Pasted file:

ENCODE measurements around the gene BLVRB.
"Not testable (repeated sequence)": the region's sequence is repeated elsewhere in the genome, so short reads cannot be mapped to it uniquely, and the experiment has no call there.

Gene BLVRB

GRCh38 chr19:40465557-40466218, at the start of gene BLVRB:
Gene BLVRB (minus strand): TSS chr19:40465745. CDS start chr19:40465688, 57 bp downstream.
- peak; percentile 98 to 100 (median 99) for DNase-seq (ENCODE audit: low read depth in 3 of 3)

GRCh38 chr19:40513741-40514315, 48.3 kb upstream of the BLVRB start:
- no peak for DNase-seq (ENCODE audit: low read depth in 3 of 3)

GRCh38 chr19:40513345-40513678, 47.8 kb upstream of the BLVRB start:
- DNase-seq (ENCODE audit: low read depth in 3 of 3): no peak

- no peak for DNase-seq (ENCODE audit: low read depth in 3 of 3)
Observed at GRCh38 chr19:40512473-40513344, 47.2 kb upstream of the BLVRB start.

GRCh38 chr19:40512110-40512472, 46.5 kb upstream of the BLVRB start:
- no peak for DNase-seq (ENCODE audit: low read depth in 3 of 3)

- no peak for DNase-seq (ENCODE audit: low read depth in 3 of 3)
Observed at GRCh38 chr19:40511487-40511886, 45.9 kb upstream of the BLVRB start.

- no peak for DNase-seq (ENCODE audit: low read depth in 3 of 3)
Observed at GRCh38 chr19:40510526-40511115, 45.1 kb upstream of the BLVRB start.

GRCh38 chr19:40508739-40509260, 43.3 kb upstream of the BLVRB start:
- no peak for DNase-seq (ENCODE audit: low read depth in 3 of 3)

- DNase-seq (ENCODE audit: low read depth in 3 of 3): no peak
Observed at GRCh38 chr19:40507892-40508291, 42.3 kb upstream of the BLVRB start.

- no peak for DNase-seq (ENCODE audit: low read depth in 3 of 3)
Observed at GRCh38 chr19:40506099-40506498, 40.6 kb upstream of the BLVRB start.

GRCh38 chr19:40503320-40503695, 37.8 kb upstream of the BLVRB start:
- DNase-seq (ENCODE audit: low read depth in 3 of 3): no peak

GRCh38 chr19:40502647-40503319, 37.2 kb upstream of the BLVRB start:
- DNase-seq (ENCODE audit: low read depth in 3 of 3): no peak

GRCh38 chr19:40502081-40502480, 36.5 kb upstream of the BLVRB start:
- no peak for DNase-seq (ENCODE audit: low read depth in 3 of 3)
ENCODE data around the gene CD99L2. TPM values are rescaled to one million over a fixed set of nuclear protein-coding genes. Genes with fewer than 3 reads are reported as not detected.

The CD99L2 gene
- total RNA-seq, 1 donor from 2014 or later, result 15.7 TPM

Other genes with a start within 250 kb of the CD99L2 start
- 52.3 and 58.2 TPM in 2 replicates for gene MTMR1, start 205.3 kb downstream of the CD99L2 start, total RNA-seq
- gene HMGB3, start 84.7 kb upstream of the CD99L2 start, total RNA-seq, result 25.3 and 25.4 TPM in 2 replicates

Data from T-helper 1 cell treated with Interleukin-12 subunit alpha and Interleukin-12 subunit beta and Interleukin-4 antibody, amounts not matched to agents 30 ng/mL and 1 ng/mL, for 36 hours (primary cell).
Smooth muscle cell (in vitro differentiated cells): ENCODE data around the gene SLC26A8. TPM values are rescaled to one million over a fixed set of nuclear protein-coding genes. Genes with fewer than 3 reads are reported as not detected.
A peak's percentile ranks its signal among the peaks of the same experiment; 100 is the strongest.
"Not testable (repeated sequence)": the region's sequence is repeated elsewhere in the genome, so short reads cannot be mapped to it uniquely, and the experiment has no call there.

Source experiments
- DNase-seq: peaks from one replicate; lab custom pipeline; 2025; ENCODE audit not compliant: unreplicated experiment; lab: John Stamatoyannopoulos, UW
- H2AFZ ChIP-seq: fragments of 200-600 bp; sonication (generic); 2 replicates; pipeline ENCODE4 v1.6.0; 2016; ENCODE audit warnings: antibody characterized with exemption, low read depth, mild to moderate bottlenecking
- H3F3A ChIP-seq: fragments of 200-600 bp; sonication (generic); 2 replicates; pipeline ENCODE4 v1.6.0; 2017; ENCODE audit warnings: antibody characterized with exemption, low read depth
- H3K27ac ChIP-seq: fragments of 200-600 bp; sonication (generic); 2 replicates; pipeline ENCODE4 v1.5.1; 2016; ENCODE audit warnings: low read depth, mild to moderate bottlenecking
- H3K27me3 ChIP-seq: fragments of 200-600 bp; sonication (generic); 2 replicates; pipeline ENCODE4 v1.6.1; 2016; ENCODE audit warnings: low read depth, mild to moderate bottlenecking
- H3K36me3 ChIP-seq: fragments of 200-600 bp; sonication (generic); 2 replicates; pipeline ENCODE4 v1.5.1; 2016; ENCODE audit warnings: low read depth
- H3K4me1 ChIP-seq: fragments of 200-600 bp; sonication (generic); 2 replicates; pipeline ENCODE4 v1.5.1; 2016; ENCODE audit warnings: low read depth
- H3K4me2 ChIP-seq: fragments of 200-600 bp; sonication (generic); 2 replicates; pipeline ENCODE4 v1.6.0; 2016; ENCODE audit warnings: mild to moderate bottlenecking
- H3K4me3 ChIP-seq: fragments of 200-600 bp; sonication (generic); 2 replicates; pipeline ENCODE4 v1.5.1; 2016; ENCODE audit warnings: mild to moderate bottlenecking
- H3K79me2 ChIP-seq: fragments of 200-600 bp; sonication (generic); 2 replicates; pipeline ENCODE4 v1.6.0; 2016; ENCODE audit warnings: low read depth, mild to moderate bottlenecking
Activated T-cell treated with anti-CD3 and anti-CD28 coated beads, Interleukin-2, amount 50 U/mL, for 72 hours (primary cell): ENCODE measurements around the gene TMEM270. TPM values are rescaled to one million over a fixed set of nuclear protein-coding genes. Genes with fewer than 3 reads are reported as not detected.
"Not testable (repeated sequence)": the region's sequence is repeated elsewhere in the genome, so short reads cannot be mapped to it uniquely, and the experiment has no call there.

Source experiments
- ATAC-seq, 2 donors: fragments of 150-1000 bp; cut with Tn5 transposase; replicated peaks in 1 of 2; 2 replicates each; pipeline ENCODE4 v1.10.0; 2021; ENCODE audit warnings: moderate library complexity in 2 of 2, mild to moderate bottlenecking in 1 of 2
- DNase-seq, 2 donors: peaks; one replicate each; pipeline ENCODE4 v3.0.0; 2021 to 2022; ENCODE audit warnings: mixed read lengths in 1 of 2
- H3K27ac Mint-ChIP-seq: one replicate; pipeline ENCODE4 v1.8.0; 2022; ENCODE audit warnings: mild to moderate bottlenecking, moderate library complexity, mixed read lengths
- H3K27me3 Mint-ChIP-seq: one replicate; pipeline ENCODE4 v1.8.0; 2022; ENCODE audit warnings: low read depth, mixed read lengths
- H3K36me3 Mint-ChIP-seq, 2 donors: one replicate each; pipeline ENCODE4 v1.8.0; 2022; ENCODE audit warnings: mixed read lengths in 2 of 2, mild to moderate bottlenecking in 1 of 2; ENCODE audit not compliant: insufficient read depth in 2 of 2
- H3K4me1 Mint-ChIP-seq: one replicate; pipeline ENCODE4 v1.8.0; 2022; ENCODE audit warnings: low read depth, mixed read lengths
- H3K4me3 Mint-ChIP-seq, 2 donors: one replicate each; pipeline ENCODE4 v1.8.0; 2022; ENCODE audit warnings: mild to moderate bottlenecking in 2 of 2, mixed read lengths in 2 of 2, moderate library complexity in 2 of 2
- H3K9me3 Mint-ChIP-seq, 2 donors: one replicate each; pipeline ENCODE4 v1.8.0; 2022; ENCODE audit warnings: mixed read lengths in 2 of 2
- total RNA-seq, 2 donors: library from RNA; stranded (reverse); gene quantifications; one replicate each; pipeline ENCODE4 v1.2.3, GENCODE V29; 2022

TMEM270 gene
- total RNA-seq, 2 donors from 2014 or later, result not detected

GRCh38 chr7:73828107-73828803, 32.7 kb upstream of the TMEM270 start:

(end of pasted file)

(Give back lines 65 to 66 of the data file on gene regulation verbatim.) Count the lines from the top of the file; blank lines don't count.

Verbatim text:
- total RNA-seq, 2 donors from 2014 or later, result not detected

GRCh38 chr7:73828107-73828803, 32.7 kb upstream of the TMEM270 start: